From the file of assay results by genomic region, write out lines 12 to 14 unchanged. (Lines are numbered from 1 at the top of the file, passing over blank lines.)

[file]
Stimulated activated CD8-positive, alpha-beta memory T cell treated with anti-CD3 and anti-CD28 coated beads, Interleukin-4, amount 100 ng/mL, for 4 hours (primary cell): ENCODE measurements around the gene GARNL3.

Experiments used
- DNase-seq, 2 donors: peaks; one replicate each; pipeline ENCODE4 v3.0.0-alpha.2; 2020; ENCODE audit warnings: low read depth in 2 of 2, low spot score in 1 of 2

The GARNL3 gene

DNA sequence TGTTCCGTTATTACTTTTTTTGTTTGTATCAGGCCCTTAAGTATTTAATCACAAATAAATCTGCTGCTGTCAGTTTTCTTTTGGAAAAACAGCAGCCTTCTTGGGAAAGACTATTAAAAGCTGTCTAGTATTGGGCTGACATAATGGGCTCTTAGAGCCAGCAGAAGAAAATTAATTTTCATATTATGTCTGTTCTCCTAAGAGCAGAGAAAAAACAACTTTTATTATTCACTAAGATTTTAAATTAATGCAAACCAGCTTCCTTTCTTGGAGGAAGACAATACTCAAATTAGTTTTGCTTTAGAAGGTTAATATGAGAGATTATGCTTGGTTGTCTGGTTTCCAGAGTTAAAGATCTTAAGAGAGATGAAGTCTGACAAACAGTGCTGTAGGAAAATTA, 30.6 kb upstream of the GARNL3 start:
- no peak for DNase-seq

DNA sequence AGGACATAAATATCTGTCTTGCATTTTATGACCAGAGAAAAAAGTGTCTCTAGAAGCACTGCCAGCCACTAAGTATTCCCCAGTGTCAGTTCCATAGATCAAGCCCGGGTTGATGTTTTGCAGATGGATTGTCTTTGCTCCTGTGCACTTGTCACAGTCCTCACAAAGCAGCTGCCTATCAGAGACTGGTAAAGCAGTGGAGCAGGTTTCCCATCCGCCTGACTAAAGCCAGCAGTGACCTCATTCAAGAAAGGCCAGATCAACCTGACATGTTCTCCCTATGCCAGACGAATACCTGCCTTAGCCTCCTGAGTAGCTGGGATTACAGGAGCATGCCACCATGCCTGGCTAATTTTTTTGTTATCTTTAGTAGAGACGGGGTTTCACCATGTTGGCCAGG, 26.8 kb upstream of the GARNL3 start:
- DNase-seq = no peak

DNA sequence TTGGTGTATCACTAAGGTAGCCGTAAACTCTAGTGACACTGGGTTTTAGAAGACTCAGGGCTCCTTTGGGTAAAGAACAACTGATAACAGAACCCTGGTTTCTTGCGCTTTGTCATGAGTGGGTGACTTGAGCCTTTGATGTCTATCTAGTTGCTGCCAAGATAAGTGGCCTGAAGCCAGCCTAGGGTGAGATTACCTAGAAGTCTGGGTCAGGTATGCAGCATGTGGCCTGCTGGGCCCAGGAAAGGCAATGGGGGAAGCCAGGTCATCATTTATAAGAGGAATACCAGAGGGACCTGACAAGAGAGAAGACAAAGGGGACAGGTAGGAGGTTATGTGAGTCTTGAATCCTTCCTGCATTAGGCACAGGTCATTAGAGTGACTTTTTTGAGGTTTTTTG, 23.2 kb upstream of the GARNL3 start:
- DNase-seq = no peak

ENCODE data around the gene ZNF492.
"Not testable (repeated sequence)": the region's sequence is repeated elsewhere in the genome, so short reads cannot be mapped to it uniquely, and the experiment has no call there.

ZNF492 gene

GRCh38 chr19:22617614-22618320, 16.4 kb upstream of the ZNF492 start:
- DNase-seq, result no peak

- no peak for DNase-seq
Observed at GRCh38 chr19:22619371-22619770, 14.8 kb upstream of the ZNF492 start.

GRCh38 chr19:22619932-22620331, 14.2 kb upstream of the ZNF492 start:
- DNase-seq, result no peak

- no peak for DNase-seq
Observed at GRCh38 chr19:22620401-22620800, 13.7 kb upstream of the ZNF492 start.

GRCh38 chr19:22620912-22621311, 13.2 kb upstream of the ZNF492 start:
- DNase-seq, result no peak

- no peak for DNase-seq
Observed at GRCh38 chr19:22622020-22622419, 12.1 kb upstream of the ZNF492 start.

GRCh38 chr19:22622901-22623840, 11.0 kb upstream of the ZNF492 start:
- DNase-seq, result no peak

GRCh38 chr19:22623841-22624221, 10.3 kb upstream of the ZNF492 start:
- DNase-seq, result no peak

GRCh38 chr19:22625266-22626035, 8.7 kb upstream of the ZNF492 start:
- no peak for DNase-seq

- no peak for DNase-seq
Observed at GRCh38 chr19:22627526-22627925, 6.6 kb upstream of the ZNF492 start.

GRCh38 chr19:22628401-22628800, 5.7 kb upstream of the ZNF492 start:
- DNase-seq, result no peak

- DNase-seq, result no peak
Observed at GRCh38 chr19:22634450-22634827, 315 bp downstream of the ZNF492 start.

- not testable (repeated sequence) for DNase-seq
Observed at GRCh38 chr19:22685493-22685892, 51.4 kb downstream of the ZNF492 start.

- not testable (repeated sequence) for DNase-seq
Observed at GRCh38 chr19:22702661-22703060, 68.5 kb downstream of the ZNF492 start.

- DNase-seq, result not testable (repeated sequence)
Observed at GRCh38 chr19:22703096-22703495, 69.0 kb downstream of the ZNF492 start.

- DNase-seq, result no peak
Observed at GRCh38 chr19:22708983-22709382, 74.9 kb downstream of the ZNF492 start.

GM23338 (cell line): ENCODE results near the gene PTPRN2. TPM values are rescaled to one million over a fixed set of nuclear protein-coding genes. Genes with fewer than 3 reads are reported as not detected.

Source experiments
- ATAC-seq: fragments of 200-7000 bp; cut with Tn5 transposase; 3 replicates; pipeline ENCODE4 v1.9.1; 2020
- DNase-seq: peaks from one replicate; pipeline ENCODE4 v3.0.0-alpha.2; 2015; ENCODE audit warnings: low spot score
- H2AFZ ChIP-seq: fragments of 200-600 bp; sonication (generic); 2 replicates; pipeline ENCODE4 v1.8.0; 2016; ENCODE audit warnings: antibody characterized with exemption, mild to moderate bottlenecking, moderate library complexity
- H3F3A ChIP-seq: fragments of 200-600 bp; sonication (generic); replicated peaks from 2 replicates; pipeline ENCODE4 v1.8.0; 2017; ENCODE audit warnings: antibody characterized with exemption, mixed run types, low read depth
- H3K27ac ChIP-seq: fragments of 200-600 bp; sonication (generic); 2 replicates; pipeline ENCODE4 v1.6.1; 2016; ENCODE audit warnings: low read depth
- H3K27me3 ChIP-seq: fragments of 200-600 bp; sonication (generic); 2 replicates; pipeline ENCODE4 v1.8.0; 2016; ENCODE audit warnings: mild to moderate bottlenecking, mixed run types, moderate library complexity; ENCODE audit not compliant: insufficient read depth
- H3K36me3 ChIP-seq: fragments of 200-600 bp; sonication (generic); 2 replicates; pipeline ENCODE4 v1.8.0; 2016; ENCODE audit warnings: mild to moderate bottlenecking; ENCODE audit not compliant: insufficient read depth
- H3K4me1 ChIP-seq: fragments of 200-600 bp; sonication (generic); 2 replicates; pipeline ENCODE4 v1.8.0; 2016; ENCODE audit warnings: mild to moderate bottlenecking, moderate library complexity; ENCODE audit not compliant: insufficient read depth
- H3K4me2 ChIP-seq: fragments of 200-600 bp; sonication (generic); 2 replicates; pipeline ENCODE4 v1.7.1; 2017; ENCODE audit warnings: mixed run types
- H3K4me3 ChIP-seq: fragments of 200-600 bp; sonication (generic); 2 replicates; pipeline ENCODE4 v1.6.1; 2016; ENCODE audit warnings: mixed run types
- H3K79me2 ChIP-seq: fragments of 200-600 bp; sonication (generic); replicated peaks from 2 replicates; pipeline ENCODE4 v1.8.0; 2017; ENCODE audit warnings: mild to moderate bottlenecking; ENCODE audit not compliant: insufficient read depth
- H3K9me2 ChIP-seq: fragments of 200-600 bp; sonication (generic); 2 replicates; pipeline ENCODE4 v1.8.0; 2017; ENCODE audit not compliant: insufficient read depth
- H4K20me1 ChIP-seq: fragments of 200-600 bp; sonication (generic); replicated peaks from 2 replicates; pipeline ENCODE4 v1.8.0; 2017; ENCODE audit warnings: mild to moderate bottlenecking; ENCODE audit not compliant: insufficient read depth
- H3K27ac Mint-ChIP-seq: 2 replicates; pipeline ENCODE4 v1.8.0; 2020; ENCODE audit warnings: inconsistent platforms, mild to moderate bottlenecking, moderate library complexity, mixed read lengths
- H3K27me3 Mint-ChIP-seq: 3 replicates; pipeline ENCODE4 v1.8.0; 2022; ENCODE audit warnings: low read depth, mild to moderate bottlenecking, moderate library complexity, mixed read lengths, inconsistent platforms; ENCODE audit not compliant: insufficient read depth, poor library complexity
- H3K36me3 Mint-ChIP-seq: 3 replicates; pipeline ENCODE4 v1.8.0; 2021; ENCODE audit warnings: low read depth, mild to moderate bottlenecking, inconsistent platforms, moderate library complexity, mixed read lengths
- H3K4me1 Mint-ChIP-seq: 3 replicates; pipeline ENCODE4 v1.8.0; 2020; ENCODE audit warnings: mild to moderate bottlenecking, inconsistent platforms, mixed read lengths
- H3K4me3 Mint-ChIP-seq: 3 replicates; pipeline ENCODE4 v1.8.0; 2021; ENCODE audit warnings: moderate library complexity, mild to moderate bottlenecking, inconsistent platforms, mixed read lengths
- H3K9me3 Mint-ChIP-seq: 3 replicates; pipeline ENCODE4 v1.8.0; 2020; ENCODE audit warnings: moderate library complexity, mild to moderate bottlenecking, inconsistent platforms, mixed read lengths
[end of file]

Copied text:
"Not testable (repeated sequence)": the region's sequence is repeated elsewhere in the genome, so short reads cannot be mapped to it uniquely, and the experiment has no call there.

ZNF492 gene

GRCh38 chr19:22617614-22618320, 16.4 kb upstream of the ZNF492 start: